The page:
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Nike Elite 100: Breaking down the class of 2017

RANKINGS: Class of 2014 - 2015 - 2016
ST. LOUIS -- After looking at the 2014 Nike Elite 100 camp overall top performers and then notables from the class of 2016, finishes off coverage of the event with a look at the rising sophomores from the class of 2017. Led by the likes of Cody Riley, Brian Bowen and Michael Porter, it was an impressive group.
Brian Bowen: A 6-foot-6 (measured bare foot) wing from Saginaw (Mich.) Arthur Hill, Bowen is dripping with potential. He lacks strength at this point (at just 178 pounds) but he compensates with a good looking jump shot, smooth athleticism and a natural feel for scoring the ball. It is still very early in his development, but he has tools to develop into an elite prospect if he keeps working.
Wendell Carter: Standing 6-foot-8 and weighing in at a solid 242 pounds with a 7-foot-2 wingspan, Carter already has high major size for a power forward. The product of Georgia has high major game as well. He runs the floor, is a good scorer in the low post and has soft touch to about 12 feet.
D.J. Harvey: Make no mistake, Harvey is thinking score more often than not and overall that's not a bad thing. At times he will take a questionable shot but the 6-foot-5, 209 pound wing has excellent range and mechanics on his shot to go along with what is already a man's body. Given that he is already so big and strong, Harvey will have to work to be a little more flexible, but he's also a strong transition finisher and good rebounder to go along with his ability as a jump shooter.
Ira Lee: At 6-foot-6 and 224 pounds, Lee is a bouncy and relentless athlete. His strength is rebounding and he works the glass tirelessly on both ends of the floor. He can run with the best of them and looks to have relatively soft touch on jump hooks and short jumpers.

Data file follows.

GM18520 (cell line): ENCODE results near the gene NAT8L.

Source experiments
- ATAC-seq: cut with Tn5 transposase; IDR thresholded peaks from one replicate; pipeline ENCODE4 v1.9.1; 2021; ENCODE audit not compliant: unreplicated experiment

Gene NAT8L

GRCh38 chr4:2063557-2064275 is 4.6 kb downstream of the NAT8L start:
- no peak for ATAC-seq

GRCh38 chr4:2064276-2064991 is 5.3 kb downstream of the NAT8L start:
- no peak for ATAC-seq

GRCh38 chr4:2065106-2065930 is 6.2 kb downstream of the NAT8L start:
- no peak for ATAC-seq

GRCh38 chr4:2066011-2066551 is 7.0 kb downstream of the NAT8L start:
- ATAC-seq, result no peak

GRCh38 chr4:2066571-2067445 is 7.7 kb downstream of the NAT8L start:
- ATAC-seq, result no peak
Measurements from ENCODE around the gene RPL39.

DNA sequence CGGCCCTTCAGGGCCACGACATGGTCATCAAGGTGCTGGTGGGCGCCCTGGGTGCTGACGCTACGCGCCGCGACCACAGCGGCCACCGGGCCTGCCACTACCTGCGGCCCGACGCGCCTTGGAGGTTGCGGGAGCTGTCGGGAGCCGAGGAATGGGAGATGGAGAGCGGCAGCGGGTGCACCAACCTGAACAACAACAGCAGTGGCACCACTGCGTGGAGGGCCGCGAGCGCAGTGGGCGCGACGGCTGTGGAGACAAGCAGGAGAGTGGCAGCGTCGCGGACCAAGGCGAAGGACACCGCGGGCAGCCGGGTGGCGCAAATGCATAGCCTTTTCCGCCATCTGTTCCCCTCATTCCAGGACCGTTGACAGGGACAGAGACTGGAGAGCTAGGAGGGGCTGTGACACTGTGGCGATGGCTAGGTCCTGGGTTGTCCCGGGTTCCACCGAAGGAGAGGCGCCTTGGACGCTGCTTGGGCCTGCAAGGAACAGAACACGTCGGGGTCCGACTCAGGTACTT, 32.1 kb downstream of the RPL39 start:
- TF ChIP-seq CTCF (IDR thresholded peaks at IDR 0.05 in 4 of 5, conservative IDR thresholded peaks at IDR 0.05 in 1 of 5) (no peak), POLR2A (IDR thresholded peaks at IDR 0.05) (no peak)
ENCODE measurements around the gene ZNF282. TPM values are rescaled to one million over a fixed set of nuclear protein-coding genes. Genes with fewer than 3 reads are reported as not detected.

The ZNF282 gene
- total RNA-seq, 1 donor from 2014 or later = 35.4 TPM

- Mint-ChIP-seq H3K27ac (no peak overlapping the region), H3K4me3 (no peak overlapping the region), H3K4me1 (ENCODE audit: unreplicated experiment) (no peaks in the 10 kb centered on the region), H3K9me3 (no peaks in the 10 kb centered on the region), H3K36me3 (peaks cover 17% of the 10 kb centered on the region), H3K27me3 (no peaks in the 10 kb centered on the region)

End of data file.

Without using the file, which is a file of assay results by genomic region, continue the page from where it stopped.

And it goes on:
Michael Porter: Measuring in at 6-foot-8 and 188 pounds, the skinny wing from Columbia (Mo.) Father Tolton may have been the most naturally gifted player in camp. His jump shot is an absolute thing of beauty and he can already sling it out to 23 feet. He glides in the open court, handles the ball well and has a high basketball IQ. Maturity should make him stronger but given his size he will become unstoppable by adding a dose of physicality to his game. His upside is pretty immense and he looks like a potential top five in his class type of player.
Nicholas Richards: Even if he stops growing and only gets stronger, Richards already has outstanding size at 6-foot-10 and 217 pounds with a 7-foot-2 wingspan. Not only is he big, he can really move that frame of his up and down the court. Richards sprints from rim to rim and beats his opponent more often than not. He has to work on his catching the ball while on the move but is quick off the floor and easily passes the initial look test as a potential high major.
Cody Riley: Even though he is just finishing his freshman year of high school, Riley has been a staple on since the summer before his eighth grade year. A southpaw who wields a nice jumper, Riley is as physically impressive as they come at 6-foot-7 and 242 pounds of muscle. He's a young combo forward cut out of the mold of a Deshaun Thomas or possibly even a Rodney Rogers (going back) because of his athleticism and inside/out game. The key is that he doesn't forget how good he is around the basket because he can settle for jumpers at times.